Out of all the Sakyamuni's discourses during His sojourn on earth, the Saddharma Pundarika Sutra or Lotus Sutra (the penultimate to Parinibbana Sutra) delivered to Bodhisatvas on earth, devotees and millions of people from the Eagle Peak or Gijja Kuta Parwatha, is regarded as Gautama Buddha's the most absolute sermon encasing what Sakymuni had preached before.

The term Saddharma refers to the comprehensive nature of life while Pundarika suggests the Lotus flower with a deep rooted meaning - i.e. The Lotus flower blooms and produces seeds at the same time, and thus represents the simultaneity of cause and effect, which is one expression of the Mystic Law. In addition, the lotus grows and blooms in a muddy pond, which symbolises the emergence of Buddhahood from within the life of a common mortal.

Sakymuni prophesied that His philosophy would be greatly appreciated and absorbed by laity during the first thousand years but would decline during the second thousand years and further after 2500 years.

At this point Sakymuni greeted Bodhisatva of the earth or Vishishta Chaaritra who was present at the discourse and bestowed upon him to takeover the responsibility to execute the responsibility of upholding His Dharma. Sakymuni predicted "Vishishta Chaaritra would be reborn in the Eastern part of the world at the opportune moment for this purpose."

As envisioned, Vishishta Chaaritra was reborn on 16 February, 1221 in Japan and given the name Sen Nichi Maro. Young Sen Nichi Maro travelled to the ancient temple in Nara and found The Lotus Sutra, studied it meticulously, acquired a profound knowledge and understanding of the essence of Buddhism and spiritually elevated to Buddhahood or Enlightenment, the highest saintly level a human being can move up to on earth.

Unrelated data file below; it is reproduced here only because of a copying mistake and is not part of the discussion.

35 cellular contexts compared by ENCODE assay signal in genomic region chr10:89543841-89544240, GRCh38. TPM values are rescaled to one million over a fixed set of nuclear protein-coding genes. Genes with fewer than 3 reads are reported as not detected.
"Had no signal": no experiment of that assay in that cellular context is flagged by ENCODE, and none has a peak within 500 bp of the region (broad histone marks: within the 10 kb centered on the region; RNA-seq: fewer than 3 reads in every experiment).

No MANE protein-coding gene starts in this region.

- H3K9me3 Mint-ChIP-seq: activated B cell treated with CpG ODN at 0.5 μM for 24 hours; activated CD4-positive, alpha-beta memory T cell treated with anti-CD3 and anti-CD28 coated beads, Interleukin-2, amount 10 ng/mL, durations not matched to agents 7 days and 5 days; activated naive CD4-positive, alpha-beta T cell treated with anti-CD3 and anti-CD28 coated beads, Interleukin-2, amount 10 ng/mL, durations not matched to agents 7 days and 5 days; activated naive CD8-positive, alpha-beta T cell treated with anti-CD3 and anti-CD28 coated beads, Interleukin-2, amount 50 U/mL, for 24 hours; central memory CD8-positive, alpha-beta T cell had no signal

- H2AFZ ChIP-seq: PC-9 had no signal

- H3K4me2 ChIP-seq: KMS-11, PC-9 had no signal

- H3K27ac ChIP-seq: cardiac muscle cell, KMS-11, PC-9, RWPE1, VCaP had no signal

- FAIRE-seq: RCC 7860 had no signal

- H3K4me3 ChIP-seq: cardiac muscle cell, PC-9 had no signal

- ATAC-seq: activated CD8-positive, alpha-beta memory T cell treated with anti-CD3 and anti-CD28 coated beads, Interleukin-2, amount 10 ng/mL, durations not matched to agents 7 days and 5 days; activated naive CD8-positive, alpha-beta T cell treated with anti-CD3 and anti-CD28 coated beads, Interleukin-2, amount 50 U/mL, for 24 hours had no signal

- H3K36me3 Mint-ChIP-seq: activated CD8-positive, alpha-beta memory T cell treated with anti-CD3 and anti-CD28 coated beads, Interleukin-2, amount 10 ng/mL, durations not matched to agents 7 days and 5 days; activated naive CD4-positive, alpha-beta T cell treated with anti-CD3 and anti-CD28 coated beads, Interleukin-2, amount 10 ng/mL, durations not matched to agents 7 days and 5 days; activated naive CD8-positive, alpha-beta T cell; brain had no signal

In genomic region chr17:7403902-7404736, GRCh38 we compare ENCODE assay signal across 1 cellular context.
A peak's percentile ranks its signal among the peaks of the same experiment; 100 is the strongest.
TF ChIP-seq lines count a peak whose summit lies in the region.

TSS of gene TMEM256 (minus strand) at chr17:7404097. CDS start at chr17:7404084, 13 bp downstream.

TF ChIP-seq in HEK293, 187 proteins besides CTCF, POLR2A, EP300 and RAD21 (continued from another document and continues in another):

The Lotus Sutra defined the Buddhism is for the happiness and welfare of common man but not for selected people, which has been the practice of the time. He then adopted the sanctified name as Nichiren Daishonin. The name Nichiren in Japanese means sun lotus, and Daishonin is an honorific title meaning great sage. Nichiren Daishonin (1222-1283) became the founder of Daishonin Buddhism.

Three elements in Nichiren Daishonin's Buddhism are Faith, Practice and Study. Faith means to have expectation from the Gohonzon (Dharma Datu), which is the true object of worship for all people of the Latter Day ("fifth five hundred years" after the death of Gautama or the present time period) of the law.

In the true object of worship or Gohonzon, Go means worthy of honour and Honzon means object of fundamental respect. The Lotus Sutra has 28 chapters in all. Nichiren Daishonin summarised these into five segments in Japanese calling it Nam-Myo-Ho-Renge-Kyo, or Gohonzon.

To the practitioners of Nichiren Daishonin's Buddhism, the Gohonzon is the object of fundamental respect or the object, which they would hold in highest esteem.

The Gohonson embodies the Law of Nam-Myo-Ho-Renge-Kyo (The Ultimate Law or true essence of life permeating everything in the universe). Down the centre of the Gohonzon is written the stance "Nam-myoiho-renge-kyo-Nichiren", surrounded by characters representing Buddhist gods and the ten worlds -

1. Hell: a condition in which one feels totally trapped by one's circumstances.

2. Hunger: A condition characterised by insatiable desires.

3. Animality: A condition governed by instinct in which one has no sense of reason or morality and lives only for the present.

4. Anger: A condition dominated by the selfish ego, competitiveness, arrogance and the need to be superior in all things.

5. Humanity or Tranquillity: Calm state.

6. Heaven or Rapture: The pleasure felt when desires are fulfilled

7. Learning: A condition in which one seeks some skill, lasting truth or self reformation through the teachings of others,

8. Realisation or Absorption: A condition in which one discovers a partial truth through one's own observations and effort,

9. Bodhisatva: A State of Enlightenment of oneself and

10. Buddhahood: A true state, indestructible happiness, a condition of perfect and absolute freedom, characterised by boundless wisdom, courage, compassion and energy.

To be Continued


Buddhism from the net

The waterfall

Waterfall: If you go to Japan and visit Eiheiji monastery, just before you enter you will see a small bridge called Hanshaku-kyo which means "half-dipper bridge." Whenever Dogen-zenji dipped water from the river, he used only half a dipperful returning the rest to the river again, without throwing it away.